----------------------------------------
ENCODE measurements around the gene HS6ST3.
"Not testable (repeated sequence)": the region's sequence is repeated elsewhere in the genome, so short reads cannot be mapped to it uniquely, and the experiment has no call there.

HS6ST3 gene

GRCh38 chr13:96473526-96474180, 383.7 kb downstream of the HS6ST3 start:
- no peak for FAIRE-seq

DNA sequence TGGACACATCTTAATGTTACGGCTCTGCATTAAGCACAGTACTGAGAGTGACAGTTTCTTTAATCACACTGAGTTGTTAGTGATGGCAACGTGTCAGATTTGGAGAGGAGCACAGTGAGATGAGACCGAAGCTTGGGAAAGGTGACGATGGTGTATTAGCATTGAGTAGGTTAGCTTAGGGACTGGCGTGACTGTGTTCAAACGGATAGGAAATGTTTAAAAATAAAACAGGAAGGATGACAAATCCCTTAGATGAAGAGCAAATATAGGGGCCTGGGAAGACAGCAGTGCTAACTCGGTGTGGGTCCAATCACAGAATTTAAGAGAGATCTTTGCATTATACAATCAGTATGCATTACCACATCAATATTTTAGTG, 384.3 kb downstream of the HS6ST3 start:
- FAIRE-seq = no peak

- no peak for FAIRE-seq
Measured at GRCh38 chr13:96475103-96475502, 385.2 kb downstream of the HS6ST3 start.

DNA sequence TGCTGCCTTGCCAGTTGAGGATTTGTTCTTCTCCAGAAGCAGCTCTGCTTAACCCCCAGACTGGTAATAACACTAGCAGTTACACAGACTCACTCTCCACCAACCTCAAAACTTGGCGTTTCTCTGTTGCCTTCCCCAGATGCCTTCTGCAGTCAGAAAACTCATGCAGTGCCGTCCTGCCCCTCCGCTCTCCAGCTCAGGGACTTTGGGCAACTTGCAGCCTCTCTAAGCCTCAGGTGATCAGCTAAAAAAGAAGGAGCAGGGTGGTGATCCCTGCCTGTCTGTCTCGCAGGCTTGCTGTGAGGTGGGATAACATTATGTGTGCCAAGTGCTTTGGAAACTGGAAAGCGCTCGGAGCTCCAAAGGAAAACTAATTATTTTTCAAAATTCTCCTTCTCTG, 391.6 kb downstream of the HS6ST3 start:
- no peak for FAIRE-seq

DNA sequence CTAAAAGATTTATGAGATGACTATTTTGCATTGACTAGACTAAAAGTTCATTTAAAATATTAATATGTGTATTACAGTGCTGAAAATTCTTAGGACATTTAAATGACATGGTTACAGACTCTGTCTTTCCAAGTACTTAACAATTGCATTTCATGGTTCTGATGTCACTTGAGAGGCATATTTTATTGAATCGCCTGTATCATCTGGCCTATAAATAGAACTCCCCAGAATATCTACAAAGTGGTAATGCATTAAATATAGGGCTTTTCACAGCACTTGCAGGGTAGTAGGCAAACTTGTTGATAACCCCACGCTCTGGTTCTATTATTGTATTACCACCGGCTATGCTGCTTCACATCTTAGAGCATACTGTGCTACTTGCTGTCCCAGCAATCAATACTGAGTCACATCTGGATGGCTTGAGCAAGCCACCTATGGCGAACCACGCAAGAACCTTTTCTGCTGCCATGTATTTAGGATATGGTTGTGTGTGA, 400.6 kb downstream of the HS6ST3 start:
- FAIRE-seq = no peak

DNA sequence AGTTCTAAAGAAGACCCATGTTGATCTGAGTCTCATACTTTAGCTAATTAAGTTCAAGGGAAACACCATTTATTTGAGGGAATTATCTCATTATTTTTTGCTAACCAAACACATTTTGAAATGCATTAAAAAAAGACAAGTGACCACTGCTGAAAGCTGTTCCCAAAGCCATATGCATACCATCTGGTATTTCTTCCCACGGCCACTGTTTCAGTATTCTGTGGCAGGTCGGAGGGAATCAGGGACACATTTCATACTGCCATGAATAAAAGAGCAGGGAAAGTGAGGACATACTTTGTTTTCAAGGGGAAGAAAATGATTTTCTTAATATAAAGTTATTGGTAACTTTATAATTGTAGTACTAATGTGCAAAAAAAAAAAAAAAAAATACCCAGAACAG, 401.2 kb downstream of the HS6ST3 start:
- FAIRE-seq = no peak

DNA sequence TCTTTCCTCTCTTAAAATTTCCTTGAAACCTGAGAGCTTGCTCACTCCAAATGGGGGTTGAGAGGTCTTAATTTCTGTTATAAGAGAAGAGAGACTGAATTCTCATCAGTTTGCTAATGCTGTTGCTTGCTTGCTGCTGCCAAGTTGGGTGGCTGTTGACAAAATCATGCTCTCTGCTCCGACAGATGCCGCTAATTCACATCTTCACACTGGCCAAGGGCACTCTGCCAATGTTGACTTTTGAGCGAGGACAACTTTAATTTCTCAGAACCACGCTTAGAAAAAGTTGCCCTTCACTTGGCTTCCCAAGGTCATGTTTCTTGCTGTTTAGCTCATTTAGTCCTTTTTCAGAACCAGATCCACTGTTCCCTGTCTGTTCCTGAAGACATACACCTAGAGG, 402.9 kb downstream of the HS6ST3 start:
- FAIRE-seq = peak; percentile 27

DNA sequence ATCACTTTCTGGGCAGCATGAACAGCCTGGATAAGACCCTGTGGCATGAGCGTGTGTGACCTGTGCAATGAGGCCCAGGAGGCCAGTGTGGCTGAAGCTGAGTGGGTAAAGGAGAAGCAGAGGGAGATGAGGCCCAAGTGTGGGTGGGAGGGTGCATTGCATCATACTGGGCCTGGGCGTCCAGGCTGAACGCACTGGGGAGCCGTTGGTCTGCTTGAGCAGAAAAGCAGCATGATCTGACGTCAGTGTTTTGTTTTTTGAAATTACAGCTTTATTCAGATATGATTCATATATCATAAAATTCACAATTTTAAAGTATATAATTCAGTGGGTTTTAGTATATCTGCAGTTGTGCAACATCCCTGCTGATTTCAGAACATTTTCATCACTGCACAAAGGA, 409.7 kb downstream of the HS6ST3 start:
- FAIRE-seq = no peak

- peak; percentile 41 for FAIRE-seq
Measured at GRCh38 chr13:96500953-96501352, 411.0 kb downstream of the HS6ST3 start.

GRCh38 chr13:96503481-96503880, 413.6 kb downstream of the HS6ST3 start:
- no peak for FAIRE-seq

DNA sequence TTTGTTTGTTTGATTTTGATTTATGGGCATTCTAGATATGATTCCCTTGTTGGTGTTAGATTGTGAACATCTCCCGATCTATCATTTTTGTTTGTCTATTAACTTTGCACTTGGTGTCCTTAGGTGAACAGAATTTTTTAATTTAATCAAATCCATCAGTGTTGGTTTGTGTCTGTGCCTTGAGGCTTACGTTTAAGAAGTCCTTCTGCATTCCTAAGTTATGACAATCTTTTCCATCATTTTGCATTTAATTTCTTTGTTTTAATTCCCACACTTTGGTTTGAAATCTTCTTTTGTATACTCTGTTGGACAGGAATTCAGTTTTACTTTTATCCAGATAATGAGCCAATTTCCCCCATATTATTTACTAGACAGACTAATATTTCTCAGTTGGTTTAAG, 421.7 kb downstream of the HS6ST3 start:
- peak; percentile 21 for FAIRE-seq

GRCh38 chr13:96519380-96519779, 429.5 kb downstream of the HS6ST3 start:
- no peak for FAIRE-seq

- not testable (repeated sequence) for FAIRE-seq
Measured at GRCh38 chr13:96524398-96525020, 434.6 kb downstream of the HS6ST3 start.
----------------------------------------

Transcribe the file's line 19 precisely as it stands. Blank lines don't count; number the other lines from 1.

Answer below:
- FAIRE-seq = no peak